And that’s where information risk sneaks in, from inputs and outputs outside the “walled garden” of integrated supply chains, and especially inside the store:
- At the back door, inputs must document a complex array of sizes, styles, colors, and options, and outputs must reflect the same information on returned items.
- On the items themselves, inputs and outputs are coded in tags that must be compact, detailed, and tamper-resistant yet easy for store associates to remove.
- At the point of sale, systems must capture transaction, loyalty-program, gift card, and coupon data, and help detect, remove, and recirculate tags.
- At the front door, inputs and outputs should show real-time store traffic and intercept shoplifters without intruding on the legitimate shopper’s experience.
Integration across technologies
Effective omni-channel retail needs to overcome suppliers’ attempts to keep their solutions exclusive and integrate:
- Execution, task management, and workflow, so a task like “enter line item” means the same thing on a POS terminal as on a smartphone.
- User interfaces and reports, so systems give users, the same information in the same way, even when it comes from different sources.
- Sensors with high-fidelity data, so inputs span sensor technologies, and offer enough detail for shoppers to make meaningful choices.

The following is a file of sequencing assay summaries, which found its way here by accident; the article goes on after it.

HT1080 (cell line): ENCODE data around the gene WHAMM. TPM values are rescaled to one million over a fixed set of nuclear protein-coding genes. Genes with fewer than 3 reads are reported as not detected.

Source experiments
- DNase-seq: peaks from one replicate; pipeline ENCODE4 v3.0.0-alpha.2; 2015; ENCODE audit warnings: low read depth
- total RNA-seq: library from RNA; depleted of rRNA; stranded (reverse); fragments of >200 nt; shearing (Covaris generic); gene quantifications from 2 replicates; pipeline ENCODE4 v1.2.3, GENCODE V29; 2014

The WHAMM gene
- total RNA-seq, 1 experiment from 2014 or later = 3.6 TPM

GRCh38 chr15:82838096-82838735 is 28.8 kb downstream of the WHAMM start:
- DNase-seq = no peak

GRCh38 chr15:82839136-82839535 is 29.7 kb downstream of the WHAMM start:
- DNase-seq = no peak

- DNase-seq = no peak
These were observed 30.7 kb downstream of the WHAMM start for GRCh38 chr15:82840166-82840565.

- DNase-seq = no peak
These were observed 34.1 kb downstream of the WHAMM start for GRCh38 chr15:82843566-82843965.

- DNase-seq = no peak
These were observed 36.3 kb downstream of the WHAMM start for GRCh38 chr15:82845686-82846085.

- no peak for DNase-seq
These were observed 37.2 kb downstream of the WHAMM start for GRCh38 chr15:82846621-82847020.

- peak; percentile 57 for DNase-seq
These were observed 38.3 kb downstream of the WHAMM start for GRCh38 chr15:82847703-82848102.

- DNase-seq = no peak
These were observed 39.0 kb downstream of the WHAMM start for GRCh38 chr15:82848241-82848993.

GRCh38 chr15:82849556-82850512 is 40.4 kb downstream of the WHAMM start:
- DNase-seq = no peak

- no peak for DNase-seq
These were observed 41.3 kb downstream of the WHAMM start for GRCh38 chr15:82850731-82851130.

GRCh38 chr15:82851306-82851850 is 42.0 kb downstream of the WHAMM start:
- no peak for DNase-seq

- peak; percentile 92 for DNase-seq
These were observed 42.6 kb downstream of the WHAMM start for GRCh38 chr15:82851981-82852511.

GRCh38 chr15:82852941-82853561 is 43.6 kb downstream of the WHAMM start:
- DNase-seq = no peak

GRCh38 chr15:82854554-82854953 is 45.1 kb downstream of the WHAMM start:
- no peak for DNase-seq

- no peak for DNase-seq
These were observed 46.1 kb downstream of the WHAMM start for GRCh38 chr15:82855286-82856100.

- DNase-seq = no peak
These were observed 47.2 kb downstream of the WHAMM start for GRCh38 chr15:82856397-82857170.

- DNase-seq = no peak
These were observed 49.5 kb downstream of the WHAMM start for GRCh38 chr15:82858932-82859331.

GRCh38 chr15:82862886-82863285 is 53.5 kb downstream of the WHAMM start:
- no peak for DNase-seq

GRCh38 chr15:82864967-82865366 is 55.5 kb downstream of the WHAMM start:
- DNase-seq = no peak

Integration over time
Shoppers want item- and location-specific information right now; retail executives want to track seasonality and long-term trends by region or market segment. Integration over time requires aggregation over time periods spanning:
- Instantaneous availability, location, shipment, and order status: information that answers questions like, “Where is it?”
- Short-term aggregation to define events, track cycles, and evaluate locations, to answer manager-level questions like, “What’s happening?”
- Long-term analysis to answer strategic questions like, “Where are we headed?”
Over any time period, inputs should offer end-to-end visibility across stores, distribution centers, and manufacturers as well as top-to-bottom visibility from the retail floor through regional sales and distribution centers to the executive suite. Most importantly, the information collected should provide actionable intelligence—with execution support to make those actions effective.
Direct and indirect business benefits
What can retailers expect to gain from investments in inventory intelligence? First and foremost, they will have the framework to implement omni-channel retailing with confidence—opening shopping to omnipresent online and mobile environments, while retaining focus on the store. They can also expect direct and indirect business benefits in the areas of cost reduction, inventory management, and revenue growth.